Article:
A few years ago, I made the life-changing decision to not book social engagements that were not a special occasion or holiday any more than two weeks in advance. It was a culmination of having to work around other people’s schedules months in advance, only for the date to arrive and then get cancelled, and the sense of overwhelm I felt at having my calendar booked up. It was as if I could never catch up with myself.
There was a teething period: I had to explain why I was doing this, accept that there were some friends who wouldn’t be okay with it, and make exceptions for friends who would need to sort out babysitting, but it completely altered how I feel about the week ahead on a Sunday night.
Recently however, I’ve been feeling that same sense of overwhelm – but this time, it’s around my phone and the pressure to be respond to messages immediately.
The ability to see when people are online and have read your messages has changed societal expectations in how we communicate. It’s as if my front door is permanently open, and if I close the door, even for a day, people will send messages like “are you okay?” or “why haven’t you replied to my message?” It’s left me feeling anxious, nauseous and almost nostalgic for the days of delivering handwritten letters via horse.
The two main obstacles to effecting any change have been fear of missing out on some vital piece of information, and having to pro-actively say no to people, which, being conflict-averse, I find unappealing.
On top of this, the pandemic has radically blurred the boundaries of communication. While hybrid working has in some ways been a much-needed shift from draconian attitudes that employees can only be trusted if they are in the office and able to be observed, it has destroyed the sanctity between home and work.
Home was previously a shorthand for “do not disturb unless it’s an emergency”, and a respect for a personal life. Now, it is not. Even being ill has seen goalposts shift. Previously, you would be at home if you were sick, and be allowed to recuperate in peace. Now, there’s a pervasive attitude that even if you’re sick, surely you could still potentially do a Zoom call?
When I had Covid for the second time and was doing consultancy work for a corporation, I felt guilty about not attending online work calls and pushed myself to do it anyway – even though they told me to rest up. For people with people pleasing tendencies, perfectionists or straight out workaholics, there is no sanctity because the boundaries have not been reset. We are still behaving as if we are in fight or flight mode – and it’s burning us out.
A similar thing could be said of social engagements. During lockdown, we socialised through Zoom hangouts and used Whatsapp more than ever to keep in touch. The circumstances have since changed, but the expectation has not. And now, sitting underneath all of that – particularly last year – was the bubbling anxiety of trying to cram the experiences of three years into one.
The tipping point for me recently was an intense period where I was working seven days a week for over a month. Just when I finally had a chance to catch up with friends and relax, I caught Covid. Trapped at home, experiencing the intense fatigue that comes with it, I snapped. I felt it all piling on top of me: the postponed social engagements, friends asking me in a very well-meaning way how my symptoms were, and my mother wanting to know my social plans for the next six months. Something had to change.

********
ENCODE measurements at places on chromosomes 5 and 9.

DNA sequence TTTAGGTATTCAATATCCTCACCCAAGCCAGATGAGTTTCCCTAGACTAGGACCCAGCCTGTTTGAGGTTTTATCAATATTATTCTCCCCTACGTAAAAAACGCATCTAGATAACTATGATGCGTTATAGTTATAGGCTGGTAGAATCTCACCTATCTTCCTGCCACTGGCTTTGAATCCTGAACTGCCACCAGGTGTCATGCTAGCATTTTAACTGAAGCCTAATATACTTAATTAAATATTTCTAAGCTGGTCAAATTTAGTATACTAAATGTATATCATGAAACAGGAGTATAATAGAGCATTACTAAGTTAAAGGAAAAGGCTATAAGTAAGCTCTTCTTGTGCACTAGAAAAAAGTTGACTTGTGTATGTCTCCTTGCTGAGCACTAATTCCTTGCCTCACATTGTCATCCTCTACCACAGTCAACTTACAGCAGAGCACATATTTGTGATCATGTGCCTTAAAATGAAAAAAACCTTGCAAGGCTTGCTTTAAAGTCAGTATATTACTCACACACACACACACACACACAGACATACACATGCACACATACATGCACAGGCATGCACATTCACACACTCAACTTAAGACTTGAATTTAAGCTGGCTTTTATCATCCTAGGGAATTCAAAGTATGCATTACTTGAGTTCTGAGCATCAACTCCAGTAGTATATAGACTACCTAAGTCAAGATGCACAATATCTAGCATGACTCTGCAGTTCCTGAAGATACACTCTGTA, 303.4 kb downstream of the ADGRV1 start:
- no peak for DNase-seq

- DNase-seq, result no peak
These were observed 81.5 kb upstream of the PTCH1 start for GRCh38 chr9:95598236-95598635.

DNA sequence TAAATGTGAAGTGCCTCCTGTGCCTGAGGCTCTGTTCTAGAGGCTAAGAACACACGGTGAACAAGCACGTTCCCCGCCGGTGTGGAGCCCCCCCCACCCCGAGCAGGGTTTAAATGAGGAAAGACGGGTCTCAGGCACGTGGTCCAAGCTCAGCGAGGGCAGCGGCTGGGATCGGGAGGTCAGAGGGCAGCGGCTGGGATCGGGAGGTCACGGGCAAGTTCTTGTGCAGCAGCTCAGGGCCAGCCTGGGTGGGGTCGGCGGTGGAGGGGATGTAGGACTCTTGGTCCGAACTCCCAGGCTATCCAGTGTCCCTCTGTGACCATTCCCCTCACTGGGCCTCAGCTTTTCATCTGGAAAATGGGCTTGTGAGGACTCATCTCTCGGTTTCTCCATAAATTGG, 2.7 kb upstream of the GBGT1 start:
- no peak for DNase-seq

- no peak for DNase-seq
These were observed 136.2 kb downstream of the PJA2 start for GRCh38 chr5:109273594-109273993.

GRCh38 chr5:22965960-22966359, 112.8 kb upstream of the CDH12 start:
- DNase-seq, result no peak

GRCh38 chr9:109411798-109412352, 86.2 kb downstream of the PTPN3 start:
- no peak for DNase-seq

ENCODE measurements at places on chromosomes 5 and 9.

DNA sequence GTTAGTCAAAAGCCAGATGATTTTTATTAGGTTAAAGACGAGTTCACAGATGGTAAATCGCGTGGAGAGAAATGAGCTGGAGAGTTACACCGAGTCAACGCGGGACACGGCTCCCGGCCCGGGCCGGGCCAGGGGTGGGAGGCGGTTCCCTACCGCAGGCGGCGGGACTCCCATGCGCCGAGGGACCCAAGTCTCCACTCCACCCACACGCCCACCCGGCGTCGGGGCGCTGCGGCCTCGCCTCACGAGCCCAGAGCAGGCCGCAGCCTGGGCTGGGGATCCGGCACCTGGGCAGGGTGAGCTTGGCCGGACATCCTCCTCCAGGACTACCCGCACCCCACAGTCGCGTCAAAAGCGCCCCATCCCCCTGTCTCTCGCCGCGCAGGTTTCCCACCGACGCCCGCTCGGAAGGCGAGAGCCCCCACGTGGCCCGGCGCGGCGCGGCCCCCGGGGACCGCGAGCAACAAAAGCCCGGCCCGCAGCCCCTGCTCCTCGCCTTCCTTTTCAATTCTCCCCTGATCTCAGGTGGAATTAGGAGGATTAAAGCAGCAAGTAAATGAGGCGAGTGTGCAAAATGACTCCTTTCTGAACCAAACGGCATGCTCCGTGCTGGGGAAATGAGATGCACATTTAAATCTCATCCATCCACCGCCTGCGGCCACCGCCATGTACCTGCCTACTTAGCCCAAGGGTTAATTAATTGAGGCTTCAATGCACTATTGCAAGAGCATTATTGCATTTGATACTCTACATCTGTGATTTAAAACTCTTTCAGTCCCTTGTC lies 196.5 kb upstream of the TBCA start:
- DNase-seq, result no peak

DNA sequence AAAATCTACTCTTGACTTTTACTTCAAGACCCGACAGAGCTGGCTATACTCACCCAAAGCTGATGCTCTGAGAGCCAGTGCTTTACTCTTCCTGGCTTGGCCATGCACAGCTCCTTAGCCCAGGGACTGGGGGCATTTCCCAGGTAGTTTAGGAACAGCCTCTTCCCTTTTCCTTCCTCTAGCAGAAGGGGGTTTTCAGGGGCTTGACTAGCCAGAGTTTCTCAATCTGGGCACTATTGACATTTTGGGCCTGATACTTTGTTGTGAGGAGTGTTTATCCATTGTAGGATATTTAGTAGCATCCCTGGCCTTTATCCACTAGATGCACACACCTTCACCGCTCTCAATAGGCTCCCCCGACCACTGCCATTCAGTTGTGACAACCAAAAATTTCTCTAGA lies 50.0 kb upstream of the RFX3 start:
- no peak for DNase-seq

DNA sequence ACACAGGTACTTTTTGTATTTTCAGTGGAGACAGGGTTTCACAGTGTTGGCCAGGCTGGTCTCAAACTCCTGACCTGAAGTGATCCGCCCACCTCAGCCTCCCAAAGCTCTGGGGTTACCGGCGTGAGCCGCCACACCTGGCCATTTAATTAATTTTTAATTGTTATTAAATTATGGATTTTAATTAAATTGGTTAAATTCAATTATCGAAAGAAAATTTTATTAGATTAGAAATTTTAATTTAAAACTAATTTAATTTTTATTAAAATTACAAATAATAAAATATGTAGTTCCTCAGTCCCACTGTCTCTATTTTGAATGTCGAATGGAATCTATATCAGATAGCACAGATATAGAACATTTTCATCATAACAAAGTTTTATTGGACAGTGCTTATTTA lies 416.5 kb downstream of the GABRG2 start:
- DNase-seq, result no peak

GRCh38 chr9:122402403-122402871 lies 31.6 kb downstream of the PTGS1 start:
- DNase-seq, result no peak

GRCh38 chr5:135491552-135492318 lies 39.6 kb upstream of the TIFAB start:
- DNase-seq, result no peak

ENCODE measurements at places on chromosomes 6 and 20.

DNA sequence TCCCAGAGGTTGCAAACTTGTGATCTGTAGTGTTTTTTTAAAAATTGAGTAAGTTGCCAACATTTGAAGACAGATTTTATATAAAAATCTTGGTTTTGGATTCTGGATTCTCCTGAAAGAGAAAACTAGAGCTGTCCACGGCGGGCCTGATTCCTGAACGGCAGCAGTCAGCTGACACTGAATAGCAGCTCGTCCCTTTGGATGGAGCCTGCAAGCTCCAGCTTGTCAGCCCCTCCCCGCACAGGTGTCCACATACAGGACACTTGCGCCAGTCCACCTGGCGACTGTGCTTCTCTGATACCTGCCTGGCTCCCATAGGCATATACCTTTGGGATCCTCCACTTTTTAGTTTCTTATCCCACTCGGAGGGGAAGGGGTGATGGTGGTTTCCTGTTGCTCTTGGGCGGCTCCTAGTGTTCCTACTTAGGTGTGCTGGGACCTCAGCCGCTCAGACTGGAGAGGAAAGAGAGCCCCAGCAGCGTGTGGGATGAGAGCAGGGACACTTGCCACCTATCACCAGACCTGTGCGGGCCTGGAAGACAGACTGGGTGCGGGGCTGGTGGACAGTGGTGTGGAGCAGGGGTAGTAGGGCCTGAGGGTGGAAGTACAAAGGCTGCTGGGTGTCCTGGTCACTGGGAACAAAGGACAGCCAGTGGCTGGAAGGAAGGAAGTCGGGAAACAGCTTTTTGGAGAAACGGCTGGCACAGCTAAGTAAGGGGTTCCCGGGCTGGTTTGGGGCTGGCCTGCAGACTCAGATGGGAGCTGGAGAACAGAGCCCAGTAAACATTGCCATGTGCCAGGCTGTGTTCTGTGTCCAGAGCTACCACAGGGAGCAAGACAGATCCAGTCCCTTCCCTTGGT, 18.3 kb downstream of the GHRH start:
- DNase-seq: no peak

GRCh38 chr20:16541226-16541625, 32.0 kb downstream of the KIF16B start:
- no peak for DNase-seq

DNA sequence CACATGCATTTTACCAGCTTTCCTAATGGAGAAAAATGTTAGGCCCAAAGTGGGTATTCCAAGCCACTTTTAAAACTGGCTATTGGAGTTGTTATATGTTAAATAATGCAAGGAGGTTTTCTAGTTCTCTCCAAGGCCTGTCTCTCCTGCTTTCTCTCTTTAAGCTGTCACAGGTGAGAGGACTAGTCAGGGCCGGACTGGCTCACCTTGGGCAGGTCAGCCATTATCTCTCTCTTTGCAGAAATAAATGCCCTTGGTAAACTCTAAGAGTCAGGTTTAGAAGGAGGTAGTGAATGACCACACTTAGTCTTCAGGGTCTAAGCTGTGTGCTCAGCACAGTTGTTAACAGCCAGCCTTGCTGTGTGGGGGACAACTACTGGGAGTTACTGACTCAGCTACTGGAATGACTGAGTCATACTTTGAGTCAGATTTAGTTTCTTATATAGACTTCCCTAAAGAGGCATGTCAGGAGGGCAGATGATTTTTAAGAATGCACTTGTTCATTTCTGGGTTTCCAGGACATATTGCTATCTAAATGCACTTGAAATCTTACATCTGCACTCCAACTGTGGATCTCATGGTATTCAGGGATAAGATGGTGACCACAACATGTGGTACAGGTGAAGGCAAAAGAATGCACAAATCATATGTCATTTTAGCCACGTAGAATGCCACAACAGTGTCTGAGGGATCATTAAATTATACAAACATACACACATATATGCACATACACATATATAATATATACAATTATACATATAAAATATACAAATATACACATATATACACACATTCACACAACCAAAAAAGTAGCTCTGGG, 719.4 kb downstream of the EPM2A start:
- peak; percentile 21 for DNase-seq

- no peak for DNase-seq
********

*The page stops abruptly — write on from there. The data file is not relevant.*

The biggest change has been refusing to commit to plans unless I feel ready to. Mentally, I haven’t had the space or time to be able to think about what I want the year to look like, and crucially plans I want to make that I want to do solo. A big focus for me for the next two years is ticking off some of my bucket list travel – which I can’t do if I’ve committed to several other holidays because I’m too worried about letting people down.
The second thing is managing my phone. The most immediate and effective change I’ve made is turning off all my Whatsapp notifications and when people can see me online. The latter made me feel as if I had to respond because they could “see” me, and even just a week of doing it has made me feel calmer.
Finally, I’ve been trying to get comfortable with feeling uncomfortable about not being available to people all the time. I worry constantly that people will think I’m being a bad friend, negligent, selfish. But the reality is that anyone who has empathy will understand if you are at the limits of what you can give.
We need a strong reset around communications and boundaries. Cynically, I believe a majority of our communications are because we feel we should, not because we have something to say. Maybe if we reduce the expectation to be online all the time, it will free us up to do so many other things. I don’t want the year to pass by in yet another blur as life rushes by. I want to breathe, take a moment and figure out what matters. And no matter how hard I try, I will never find that within a phone.